counsel accepting full responsibility. A fellow inmate also
testified that Defendant confessed to him that "he
planned the murder."
was convicted of first-degree murder by a jury on 19 January
same court session, the trial court conducted a brief
sentencing hearing. Defense counsel called one witness,
Defendant's mother. She testified that Defendant grew up
in a household plagued by domestic violence and was exposed
to violence visited upon her by both his father and
stepfather. She further testified Defendant played football
and ran track in high school while also maintaining good
grades. Finally, she testified that Defendant completed high
school and earned his high school diploma while incarcerated
counsel argued that a sentence of life without parole was
inappropriate based on this evidence. Defendant had no prior
criminal record, was not the shooter, and there was a
"strong likelihood that [Defendant would] benefit from
rehabilitation and confinement." Counsel contended
confinement had not "stop[ped] [Defendant] from moving
on with parts of his life[, ]" referencing his
completion of his high school education while in jail.
State asked for a sentence of life without the possibility of
parole. The State argued Defendant "manipulated"
the shooter, Brunson, and that Defendant had
"manifest[ed] an effort to, in some respects, obstruct
justice." Finally, the State contended Defendant had not
"show[n] a second of remorse" for the period
leading up to and during trial. The State presented no
evidence at sentencing.
oral order, the trial court sentenced Defendant to life
without the possibility of parole. The court's oral order
was as follows:
At this juncture, the Court has considered the arguments
made. The Court's considered the factors of mitigation
that are possible under Chapter 15A-1340.19B, together with
those that have been argued by defense counsel and the State.
The Court finds that the defendant did have no record at the
time - no prior criminal record at the time of this offense.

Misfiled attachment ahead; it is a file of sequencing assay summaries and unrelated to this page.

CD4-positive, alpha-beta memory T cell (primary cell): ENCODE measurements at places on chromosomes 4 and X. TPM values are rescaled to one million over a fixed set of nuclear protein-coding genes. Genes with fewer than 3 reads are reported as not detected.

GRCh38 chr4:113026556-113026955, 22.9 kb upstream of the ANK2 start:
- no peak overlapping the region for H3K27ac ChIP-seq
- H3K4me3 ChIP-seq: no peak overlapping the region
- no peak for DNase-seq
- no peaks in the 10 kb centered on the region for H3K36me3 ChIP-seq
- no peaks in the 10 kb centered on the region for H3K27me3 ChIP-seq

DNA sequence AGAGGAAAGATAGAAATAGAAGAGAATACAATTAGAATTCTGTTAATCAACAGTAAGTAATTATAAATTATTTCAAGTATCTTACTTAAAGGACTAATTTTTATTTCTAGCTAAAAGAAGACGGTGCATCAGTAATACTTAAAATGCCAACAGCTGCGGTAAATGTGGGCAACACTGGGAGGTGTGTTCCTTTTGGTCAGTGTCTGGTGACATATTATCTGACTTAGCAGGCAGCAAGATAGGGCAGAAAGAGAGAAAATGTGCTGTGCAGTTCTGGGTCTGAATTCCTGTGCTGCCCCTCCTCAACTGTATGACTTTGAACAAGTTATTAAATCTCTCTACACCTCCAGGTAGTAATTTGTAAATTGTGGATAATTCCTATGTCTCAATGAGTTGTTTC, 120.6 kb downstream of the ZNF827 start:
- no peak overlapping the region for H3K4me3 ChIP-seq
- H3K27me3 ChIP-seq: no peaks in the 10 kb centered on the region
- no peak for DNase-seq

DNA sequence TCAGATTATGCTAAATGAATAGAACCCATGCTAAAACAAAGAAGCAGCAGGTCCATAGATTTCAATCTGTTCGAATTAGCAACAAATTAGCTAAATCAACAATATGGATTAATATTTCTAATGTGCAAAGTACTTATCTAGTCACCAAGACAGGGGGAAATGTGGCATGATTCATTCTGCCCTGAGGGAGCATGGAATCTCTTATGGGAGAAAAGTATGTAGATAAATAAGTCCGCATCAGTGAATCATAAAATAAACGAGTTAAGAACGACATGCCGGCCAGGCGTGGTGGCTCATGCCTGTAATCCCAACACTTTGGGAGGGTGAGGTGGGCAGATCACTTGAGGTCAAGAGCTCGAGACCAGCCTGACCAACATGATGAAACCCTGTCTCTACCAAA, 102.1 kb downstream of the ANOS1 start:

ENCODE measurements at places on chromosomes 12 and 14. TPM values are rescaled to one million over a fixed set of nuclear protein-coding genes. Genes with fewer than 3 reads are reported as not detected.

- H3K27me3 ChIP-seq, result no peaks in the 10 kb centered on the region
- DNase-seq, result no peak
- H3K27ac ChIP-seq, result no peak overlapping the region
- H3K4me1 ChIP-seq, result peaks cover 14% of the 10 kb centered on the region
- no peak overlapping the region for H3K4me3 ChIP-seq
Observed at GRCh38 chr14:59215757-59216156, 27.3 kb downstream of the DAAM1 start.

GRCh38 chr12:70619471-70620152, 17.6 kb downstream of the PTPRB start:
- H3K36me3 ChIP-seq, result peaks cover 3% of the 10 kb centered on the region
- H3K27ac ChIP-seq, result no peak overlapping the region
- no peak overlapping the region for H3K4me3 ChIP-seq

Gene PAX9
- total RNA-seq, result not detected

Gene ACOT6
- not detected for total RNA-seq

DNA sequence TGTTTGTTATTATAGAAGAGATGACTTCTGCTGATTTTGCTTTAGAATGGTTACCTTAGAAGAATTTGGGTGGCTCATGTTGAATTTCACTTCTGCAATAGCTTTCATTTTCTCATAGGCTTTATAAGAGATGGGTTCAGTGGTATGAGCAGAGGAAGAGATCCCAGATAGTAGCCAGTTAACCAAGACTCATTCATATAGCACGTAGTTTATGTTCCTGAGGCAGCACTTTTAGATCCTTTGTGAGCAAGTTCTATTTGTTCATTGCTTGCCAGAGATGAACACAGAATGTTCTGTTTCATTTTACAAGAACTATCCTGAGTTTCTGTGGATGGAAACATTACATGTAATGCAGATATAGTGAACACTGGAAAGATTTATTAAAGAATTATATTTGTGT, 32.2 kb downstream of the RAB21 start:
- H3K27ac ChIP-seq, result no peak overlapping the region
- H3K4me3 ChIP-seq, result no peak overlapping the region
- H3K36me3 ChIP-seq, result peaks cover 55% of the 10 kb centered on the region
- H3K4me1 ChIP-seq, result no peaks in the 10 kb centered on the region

The Court finds that he was 17 at the time of the offense.
The Court finds that the defendant has demonstrated that he
did have an ability to appreciate the risk and consequences
of his conduct in that he engaged at various times throughout
the process and the process of investigation with schemes to
cover his conduct or deter others from providing information
that would be detrimental to him.
In addition, the Court finds that there is no evidence of
immaturity that would be countenanced under what the Court
interprets the intentions of this statute, which has a narrow
application to a person who is convicted of first degree
murder who, at the time, had not attained the age of 18.
Limited to that general class of persons, the Court finds
there is no evidence of immaturity that would not otherwise
be applicable to all those within that class.
The Court finds that there is no evidence of mental illness
or impairment. There's no evidence of any familial or
peer pressure exerted upon the defendant relative to the
commission of this offense.
The Court does find that the defendant had an intellectual
capacity that was not impaired and may have been, in fact,
above average in that the defendant had been transferred or
made arrangements to be transferred to a different high
school other than his original county, was participating in
sports and was making As, Bs, and Cs.
The Court finds that there is no evidence before the Court at
this juncture of the likelihood that the defendant would
benefit from rehabilitation and confinement other than that
of other class of persons who may be incarcerated or may be
incarcerated for the offense of first degree murder.
The Court finds that the mitigating factors that have been
found, that is of no record and the age, are outweighed by
the other evidence in this case of the nature of the offense
and the manner in which it was committed, specifically that
of involving another person who the Court concludes was
manipulated by the defendant; also taking advantage of a
position of what may have been trust or confidence in that
the victim was - a scheme was concocted to lure the victim to
ride with the defendant under a ruse and under a scheme which
ultimately resulted in his vulnerability and his death.
The Court concludes that life without parole is the
to trial, the State had offered Defendant a plea deal that
would have resulted in him serving 16 to 30 years in ...